selective focus of woman in red lipstick

Secondly, you need to give you skin time to adjust to the introduction of this product. It’s recommended that it’s only used once or twice a week at first in order to allow your skin to adjust and to avoid flaking, redness and drying out the skin. Avoid using it on places where the skin is thin, like your undereyes and around the nostrils.

Sensitive skin and retinol doesn’t have to be a tricky combination. You want it to be effective, but your skin can’t handle concentrated amounts of the product or it will get irritated. That’s where the different types of retinoids come in.

Sensitive skin needs a retinol ester, the least concentrated type of retinoid. And while this means it may take a little longer to see results, it’s a much safer way for your skin to still use retinoids without becoming dry and irritated.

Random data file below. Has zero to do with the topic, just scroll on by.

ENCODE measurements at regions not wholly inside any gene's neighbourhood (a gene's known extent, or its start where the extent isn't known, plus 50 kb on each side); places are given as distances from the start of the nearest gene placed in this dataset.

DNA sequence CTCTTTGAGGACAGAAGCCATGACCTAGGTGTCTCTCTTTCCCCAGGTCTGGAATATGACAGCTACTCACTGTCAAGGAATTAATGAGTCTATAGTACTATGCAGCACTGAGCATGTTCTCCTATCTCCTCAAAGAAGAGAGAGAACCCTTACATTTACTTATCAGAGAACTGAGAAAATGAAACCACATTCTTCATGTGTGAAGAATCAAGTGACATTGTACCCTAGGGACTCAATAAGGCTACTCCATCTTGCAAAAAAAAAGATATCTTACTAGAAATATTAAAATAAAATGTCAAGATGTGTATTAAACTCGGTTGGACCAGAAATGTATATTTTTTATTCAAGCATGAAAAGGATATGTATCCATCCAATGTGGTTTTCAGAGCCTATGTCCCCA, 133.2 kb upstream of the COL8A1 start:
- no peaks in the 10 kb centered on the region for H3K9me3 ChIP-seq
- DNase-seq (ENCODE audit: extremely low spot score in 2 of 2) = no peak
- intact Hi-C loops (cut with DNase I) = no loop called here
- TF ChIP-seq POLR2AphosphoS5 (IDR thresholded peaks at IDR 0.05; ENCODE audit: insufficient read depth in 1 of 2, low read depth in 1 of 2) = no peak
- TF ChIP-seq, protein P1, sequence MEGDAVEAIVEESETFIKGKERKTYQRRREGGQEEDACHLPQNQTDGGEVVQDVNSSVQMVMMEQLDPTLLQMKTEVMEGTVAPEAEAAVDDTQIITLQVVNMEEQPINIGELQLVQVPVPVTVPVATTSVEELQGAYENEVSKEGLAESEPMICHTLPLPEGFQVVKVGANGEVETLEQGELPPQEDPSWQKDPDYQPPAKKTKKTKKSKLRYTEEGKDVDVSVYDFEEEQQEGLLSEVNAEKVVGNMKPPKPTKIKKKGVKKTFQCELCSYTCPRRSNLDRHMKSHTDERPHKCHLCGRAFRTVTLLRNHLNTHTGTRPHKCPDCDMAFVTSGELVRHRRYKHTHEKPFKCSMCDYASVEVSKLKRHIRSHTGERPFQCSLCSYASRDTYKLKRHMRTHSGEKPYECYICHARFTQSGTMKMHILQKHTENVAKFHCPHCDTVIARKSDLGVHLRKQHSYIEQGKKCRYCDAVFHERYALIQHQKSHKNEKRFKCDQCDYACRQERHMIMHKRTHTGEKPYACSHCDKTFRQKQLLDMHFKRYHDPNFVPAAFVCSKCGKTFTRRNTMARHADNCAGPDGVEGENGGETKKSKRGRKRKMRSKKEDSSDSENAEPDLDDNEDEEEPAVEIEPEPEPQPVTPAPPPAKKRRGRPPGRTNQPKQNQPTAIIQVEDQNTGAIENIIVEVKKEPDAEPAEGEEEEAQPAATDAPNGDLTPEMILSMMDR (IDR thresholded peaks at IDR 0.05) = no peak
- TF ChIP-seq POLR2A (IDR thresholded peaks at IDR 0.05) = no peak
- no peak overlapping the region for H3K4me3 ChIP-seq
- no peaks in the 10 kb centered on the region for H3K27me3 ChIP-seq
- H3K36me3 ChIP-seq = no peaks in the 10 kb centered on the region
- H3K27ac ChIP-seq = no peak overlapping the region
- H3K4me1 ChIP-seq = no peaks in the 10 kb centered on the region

girls face with blonde hair

Sensitive skin also needs to be mindful about how the retinoid is applied. Experts recommend layering your moisturiser onto your skin first before applying your retinol ester on top of it. That way your skin has a barrier of moisture to protect it from any of the harsh effects of retinol. Again, this may make the process a little slower, but in the long run you’ll be grateful for the tip!

The last really important thing to remember when choosing a retinoid for sensitive skin is the form that it comes in. You’ll want to stay away from retinoids that come in serum, oil or gel form – those generally have higher concentrations of retinoids and are very potent. It’s also important to look out for the ingredients that contain acids, especially glycolic acids as those aren’t ideal for sensitive skin. Steer towards creams instead as they again have a moisturising element that will protect your skin.

Check out our top cream retinol suggestions below!

Avène Physiolift Smoothing Regenerating Night Balm for Ageing Skin (RRP €35.00)